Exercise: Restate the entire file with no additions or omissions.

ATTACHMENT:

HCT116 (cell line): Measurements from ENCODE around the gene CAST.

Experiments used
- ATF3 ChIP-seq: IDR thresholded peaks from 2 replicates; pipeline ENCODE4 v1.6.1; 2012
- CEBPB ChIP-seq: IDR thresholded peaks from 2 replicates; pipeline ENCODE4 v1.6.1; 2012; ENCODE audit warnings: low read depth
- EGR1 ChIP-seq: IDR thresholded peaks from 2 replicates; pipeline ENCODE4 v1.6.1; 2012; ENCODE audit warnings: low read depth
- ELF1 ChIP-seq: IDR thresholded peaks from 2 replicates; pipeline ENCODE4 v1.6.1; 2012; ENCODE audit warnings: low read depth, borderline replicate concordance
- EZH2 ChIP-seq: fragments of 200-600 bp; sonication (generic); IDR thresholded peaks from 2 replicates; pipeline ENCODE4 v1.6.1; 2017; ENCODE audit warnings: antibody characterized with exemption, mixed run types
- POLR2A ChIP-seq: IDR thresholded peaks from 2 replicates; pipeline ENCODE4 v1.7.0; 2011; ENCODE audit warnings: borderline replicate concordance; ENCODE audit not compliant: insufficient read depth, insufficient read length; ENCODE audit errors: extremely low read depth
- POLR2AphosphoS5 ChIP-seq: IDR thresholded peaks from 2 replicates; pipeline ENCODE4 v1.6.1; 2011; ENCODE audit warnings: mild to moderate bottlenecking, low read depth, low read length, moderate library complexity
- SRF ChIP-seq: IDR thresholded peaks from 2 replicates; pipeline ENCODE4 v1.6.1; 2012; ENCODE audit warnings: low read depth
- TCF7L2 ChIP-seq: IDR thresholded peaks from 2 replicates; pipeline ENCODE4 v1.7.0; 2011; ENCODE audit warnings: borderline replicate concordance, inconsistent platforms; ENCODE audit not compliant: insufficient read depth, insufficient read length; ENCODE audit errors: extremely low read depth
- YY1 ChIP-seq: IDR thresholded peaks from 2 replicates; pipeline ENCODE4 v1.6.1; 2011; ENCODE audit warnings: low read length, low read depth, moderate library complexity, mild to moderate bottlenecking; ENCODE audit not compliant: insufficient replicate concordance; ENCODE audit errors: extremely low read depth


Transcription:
HCT116 (cell line): Measurements from ENCODE around the gene CAST.

Experiments used
- ATF3 ChIP-seq: IDR thresholded peaks from 2 replicates; pipeline ENCODE4 v1.6.1; 2012
- CEBPB ChIP-seq: IDR thresholded peaks from 2 replicates; pipeline ENCODE4 v1.6.1; 2012; ENCODE audit warnings: low read depth
- EGR1 ChIP-seq: IDR thresholded peaks from 2 replicates; pipeline ENCODE4 v1.6.1; 2012; ENCODE audit warnings: low read depth
- ELF1 ChIP-seq: IDR thresholded peaks from 2 replicates; pipeline ENCODE4 v1.6.1; 2012; ENCODE audit warnings: low read depth, borderline replicate concordance
- EZH2 ChIP-seq: fragments of 200-600 bp; sonication (generic); IDR thresholded peaks from 2 replicates; pipeline ENCODE4 v1.6.1; 2017; ENCODE audit warnings: antibody characterized with exemption, mixed run types
- POLR2A ChIP-seq: IDR thresholded peaks from 2 replicates; pipeline ENCODE4 v1.7.0; 2011; ENCODE audit warnings: borderline replicate concordance; ENCODE audit not compliant: insufficient read depth, insufficient read length; ENCODE audit errors: extremely low read depth
- POLR2AphosphoS5 ChIP-seq: IDR thresholded peaks from 2 replicates; pipeline ENCODE4 v1.6.1; 2011; ENCODE audit warnings: mild to moderate bottlenecking, low read depth, low read length, moderate library complexity
- SRF ChIP-seq: IDR thresholded peaks from 2 replicates; pipeline ENCODE4 v1.6.1; 2012; ENCODE audit warnings: low read depth
- TCF7L2 ChIP-seq: IDR thresholded peaks from 2 replicates; pipeline ENCODE4 v1.7.0; 2011; ENCODE audit warnings: borderline replicate concordance, inconsistent platforms; ENCODE audit not compliant: insufficient read depth, insufficient read length; ENCODE audit errors: extremely low read depth
- YY1 ChIP-seq: IDR thresholded peaks from 2 replicates; pipeline ENCODE4 v1.6.1; 2011; ENCODE audit warnings: low read length, low read depth, moderate library complexity, mild to moderate bottlenecking; ENCODE audit not compliant: insufficient replicate concordance; ENCODE audit errors: extremely low read depth